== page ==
Pregnant people often undergo tons of tests, like the initial blood work to confirm a pregnancy, gestational diabetes testing, and ultrasounds. But there's no specific test for RLS.

"It's just a clinical diagnosis based on what patients describe to you,” says Dr. Bacchi. “No tests are needed. It's based on the patient's story.”

You will have your iron levels checked late in your second trimester along with the glucose test for gestational diabetes, typically sometime between 24 and 28 weeks, to rule out anemia.

Restless Leg Syndrome Treatment During Pregnancy

First, it's important for pregnant people and their providers to address any underlying issues, says Dr. Bacchi. If you're struggling with depression and anxiety, help is available. Speak with your provider, who can recommend a mental health professional.

As for anemia, it carries risks to the pregnant person and fetus, including shortness of breath and fainting for the pregnant person and low birth weight for the infant. Dr. Bacchi says first-line treatments often include taking an iron supplement and potentially a vitamin D supplement to help a person's body better absorb the iron. Making tweaks can also up iron intake, such as adding more leafy greens to a meal plan.

But what about cases without underlying issues? Non-pharmaceutical treatments for RLS in pregnancy can help:

  • Leg stretching before sleep. Calf stretches were useful for me, as that's where my RLS was most prevalent.
  • Reducing or eliminating caffeine. The American College of Obstetricians and Gynecologists suggests limiting caffeine to less than 200 mg per day.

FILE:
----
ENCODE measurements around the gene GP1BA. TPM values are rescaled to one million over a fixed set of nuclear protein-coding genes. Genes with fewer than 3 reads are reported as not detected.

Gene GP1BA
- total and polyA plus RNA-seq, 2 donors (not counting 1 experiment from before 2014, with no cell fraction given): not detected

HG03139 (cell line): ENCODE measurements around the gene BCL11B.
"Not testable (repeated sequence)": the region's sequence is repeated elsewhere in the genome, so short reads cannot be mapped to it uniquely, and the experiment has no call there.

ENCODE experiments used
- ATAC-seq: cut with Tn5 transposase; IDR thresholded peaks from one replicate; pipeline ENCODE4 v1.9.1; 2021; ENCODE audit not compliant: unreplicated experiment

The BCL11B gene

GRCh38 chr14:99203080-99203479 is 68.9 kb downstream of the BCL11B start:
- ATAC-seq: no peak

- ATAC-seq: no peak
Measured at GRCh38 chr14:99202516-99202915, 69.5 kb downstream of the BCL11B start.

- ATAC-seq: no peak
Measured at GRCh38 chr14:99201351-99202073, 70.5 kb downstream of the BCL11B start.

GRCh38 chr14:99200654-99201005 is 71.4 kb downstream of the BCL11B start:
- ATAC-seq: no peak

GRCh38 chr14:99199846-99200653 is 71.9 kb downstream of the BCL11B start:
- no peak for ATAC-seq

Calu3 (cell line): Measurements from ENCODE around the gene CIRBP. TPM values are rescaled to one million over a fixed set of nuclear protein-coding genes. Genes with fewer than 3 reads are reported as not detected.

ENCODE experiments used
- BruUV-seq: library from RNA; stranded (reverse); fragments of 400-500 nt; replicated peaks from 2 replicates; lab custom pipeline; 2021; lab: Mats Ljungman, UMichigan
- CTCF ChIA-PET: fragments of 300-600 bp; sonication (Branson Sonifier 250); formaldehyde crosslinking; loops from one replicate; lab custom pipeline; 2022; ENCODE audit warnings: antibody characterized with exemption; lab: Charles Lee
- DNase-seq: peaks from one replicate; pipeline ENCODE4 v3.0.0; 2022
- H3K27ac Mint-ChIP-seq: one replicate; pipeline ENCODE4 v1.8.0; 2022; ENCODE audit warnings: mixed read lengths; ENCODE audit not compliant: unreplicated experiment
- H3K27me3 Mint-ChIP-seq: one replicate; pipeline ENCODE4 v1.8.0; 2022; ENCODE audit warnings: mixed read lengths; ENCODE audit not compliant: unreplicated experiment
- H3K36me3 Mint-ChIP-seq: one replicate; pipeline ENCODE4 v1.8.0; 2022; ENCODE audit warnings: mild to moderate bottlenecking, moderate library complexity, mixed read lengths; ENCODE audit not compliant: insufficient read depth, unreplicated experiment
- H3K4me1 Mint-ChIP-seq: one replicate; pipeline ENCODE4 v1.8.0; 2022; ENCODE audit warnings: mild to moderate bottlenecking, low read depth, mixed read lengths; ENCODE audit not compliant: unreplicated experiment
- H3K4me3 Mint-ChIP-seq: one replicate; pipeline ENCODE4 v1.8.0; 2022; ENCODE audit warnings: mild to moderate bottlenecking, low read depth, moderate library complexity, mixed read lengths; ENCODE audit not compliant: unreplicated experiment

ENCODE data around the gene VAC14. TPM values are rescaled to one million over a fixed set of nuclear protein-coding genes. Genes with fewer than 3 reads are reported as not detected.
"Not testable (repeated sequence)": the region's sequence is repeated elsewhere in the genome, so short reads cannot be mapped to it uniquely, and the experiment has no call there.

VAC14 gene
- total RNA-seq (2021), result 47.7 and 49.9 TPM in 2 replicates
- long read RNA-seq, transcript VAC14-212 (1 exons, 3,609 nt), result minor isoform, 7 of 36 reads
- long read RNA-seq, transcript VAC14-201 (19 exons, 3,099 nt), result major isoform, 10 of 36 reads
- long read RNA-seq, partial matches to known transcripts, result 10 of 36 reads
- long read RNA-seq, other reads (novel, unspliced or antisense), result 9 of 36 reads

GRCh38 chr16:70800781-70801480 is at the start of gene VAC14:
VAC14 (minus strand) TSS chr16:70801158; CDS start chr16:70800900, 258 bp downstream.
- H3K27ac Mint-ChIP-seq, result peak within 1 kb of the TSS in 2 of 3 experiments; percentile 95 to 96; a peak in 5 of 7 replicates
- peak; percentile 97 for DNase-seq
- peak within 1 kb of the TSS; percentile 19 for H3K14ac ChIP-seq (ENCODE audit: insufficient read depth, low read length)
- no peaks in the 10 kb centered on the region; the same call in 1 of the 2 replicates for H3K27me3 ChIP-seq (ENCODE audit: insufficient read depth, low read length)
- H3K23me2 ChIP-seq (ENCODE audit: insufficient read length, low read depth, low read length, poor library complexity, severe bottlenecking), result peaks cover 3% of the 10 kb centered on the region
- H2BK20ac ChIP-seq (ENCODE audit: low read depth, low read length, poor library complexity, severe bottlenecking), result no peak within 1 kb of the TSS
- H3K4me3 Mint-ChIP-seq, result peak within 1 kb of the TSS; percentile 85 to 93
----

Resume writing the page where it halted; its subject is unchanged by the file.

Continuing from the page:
• Eliminating alcohol. The Centers for Disease Control and Prevention (CDC) stresses there is no safe amount of alcohol pregnant people can consume.
  • Massage. Leg massages can be helpful, although make sure to go to a professional with experience massaging pregnant people. I found foam rolling helped too.
  • Light exercise. Opt for low-impact activities. Water aerobics is a great option, according to Dr. Bacchi.

The 2015 study explains there is limited evidence that any of this actually helps but says none of these methods have been shown to have adverse effects on pregnant people or a fetus.

Does Ibuprofen Help Restless Legs?

Prescription medicines may carry risks for pregnant people and should be discussed with a provider, says Dr. Bacchi. As for an over-the-counter choice like ibuprofen, Dr. Bacchi says it likely won't work. That’s because RLS isn’t caused by pain or inflammation. 

"It is a jittery feeling. Some people can have pain if they have other things going on like excessive swelling,” Dr. Bacchi says. “But the first-line treatment is counseling on what restless leg syndrome is and treating any underlying issues."

When Does Restless Legs Syndrome Go Away?

The good news about RLS: It'll likely go away pretty quickly after giving birth. "Almost always, it will go away within the first couple of days postpartum," says Dr. Bacchi. "Most people do not have long-standing restless leg syndrome."

Unfortunately, it's just in time for something—someone—to wake you up (at least they're cuter, snugglier, and yours).

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Sources
Parents uses only high-quality sources, including peer-reviewed studies, to support the facts within our articles. Read our editorial process to learn more about how we fact-check and keep our content accurate, reliable, and trustworthy.
  1. Restless legs syndrome and pregnancy: prevalence, possible pathophysiological mechanisms and treatment. Acta Neurologica Scandinavica. 2015.

  2. The prevalence of restless leg syndrome among pregnant Saudi women. Avicenna Journal of Medicine. 2018.

  3. The impact of maternal iron deficiency and iron deficiency anemia on child’s health. Saudi Medical Journal. 2015.